Journalists and politicians frequently claim that the political consensus on climate change that existed in 2008, when the Climate Change Bill passed through the Commons with only a handful of votes against, is now falling apart. Certainly, opponents of active climate change policy are prominent in the media and, at least before the floods of early 2014, cutting energy prices was much higher on the political agenda than climate change.
But is there any evidence that British public opinion has turned climate-sceptic? The public certainly wants to pay less for energy, so that anyone who proposes climate change measures that increase energy prices is unlikely to be popular, but is that connected with a rise in climate scepticism?
In 2012, we began a yearly tracking poll on climate change for the YouGov-Cambridge Programme. We were interested in three issues: what view does the British public take about whether climate change is happening and whether humans are responsible for it; which sources of information about climate change does the public trust; and how much do people say they are willing to spend on energy bills to avert climate change? It is far too early to draw any conclusions about trends in the data, but, with three years of figures to consider, some interesting patterns are emerging that throw light on whether the public is following the media and political elite into opposition to active climate policies.
The Reality and Causes of Climate Change
On the issue of what the public thinks about the reality and causes of climate change, a stable picture is beginning to form:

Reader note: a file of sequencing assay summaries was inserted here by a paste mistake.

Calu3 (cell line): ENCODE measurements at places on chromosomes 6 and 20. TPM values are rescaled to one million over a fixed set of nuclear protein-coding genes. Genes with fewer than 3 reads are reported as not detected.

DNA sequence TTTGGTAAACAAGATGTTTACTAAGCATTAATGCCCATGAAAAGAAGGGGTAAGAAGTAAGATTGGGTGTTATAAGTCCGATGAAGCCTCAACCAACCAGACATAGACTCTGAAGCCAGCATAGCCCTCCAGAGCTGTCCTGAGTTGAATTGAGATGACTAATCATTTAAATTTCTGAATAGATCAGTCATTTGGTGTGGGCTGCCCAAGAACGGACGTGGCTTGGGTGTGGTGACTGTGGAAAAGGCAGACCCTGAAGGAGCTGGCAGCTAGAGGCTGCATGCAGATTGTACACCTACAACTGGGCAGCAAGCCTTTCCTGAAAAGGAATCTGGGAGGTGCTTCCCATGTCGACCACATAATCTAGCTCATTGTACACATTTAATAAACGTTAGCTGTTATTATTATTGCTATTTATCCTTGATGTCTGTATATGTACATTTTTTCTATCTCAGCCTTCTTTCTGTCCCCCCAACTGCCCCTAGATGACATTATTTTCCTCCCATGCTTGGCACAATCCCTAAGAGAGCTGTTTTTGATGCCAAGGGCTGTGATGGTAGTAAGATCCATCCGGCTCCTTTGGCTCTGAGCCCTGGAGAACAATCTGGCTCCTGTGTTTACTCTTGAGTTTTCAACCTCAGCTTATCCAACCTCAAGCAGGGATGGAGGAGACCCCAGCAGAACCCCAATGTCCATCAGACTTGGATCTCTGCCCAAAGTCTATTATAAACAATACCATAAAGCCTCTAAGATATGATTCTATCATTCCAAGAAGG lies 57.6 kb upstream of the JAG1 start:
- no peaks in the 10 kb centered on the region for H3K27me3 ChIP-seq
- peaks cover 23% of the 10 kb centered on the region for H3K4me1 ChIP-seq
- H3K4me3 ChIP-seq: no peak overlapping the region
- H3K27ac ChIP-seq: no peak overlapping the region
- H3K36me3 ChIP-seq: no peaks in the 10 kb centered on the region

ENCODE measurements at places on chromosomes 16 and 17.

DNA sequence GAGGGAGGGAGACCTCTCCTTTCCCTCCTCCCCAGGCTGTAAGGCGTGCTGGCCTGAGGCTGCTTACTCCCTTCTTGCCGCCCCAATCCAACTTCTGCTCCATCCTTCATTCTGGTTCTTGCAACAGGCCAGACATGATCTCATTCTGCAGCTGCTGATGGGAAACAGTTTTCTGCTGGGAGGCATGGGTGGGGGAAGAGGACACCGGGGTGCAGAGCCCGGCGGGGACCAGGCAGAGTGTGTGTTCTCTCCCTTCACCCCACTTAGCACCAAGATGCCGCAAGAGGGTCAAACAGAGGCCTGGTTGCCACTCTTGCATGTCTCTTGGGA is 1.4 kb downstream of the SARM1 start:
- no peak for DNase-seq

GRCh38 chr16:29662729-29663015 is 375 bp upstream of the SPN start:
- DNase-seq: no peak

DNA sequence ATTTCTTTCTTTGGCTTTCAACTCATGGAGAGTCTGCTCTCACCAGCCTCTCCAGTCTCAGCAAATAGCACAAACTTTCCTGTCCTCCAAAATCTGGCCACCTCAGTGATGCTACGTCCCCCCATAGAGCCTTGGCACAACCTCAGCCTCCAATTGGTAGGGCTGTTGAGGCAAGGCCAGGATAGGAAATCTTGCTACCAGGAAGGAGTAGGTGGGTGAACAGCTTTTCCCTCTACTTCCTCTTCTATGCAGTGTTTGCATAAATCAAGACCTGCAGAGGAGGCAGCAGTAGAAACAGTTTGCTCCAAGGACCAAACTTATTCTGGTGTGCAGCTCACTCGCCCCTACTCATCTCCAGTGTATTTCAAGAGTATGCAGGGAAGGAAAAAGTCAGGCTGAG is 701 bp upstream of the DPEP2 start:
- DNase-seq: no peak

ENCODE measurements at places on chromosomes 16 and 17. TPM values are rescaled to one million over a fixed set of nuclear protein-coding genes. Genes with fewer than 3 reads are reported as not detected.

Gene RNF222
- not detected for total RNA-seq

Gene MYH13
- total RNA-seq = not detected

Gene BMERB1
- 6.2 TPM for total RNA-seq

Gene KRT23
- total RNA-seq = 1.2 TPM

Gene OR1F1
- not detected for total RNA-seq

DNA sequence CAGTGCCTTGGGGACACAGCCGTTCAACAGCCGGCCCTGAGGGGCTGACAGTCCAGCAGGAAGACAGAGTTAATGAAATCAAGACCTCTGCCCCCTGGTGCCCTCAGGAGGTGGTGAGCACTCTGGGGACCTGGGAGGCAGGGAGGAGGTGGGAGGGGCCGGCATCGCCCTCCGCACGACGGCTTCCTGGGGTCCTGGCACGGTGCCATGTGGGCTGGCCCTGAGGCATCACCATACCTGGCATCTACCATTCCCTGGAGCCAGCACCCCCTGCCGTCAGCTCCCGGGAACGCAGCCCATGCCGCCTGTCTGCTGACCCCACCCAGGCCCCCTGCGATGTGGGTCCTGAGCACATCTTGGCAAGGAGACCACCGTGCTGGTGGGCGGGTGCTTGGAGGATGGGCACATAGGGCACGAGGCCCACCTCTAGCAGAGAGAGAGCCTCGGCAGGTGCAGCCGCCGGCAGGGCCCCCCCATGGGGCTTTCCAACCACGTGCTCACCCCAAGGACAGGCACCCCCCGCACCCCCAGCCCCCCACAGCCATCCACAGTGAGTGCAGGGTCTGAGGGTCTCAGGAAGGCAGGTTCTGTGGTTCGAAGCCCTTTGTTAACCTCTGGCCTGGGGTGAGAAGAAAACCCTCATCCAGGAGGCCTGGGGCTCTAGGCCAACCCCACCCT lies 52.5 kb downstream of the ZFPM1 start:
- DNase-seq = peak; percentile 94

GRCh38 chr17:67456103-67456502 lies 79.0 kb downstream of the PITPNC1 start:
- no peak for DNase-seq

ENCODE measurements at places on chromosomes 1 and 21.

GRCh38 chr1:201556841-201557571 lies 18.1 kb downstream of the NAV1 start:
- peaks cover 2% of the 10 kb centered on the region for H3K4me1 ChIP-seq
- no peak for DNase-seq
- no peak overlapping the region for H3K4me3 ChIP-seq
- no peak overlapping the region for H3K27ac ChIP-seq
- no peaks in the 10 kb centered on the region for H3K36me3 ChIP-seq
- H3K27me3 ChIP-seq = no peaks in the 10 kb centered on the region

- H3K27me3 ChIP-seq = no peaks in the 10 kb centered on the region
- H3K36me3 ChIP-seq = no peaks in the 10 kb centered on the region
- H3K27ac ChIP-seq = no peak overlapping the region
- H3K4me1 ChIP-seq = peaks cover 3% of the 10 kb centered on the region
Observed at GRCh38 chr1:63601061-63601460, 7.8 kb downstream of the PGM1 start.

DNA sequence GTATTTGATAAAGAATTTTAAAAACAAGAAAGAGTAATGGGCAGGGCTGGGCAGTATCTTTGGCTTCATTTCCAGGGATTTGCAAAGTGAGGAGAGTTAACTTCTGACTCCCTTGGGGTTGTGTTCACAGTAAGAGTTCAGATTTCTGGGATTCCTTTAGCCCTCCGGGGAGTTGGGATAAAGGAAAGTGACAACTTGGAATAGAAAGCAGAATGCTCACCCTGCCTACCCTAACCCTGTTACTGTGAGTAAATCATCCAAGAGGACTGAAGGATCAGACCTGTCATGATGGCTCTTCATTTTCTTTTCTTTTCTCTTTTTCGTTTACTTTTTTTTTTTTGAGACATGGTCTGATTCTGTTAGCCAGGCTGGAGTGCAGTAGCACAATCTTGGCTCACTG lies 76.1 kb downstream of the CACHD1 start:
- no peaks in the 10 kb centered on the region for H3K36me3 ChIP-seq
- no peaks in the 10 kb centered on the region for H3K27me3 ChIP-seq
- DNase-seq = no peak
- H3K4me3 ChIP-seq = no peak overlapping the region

The expert view, as expressed by the Intergovernmental Panel on Climate Change, is that it is ‘very likely’ (according to its 4th Assessment Report), or now ‘extremely likely’ (its 5th Assessment Report), that human activities have caused more than half of the rise in global mean surface temperature in the last half century. That view is accepted by only between a fifth and quarter of the public. But about 80% of the public accept that climate change is happening and that human activity is at least partly responsible. Climate sceptical views, such as the belief that human activity is not at all responsible for climate change or that the planet has stopped warming (the favourite claim of politicians such as Lord Lawson and Peter Lilley, who oppose active climate change policy) are held by only around a seventh or an eighth of the population and there is no sign that such views are becoming more popular.
Trusted Sources of Information
On which sources of information people trust to tell the truth on climate change, the result of the 2014 survey differs little from those in 2012 and 2013. (See results) The table lists sources in order of their net score for trust to tell the truth (that is, the percentage saying that they trust a source ‘a great deal’ or ‘fair amount’ minus the percentage who saying that they trust it ‘not much’ or ‘not at all’).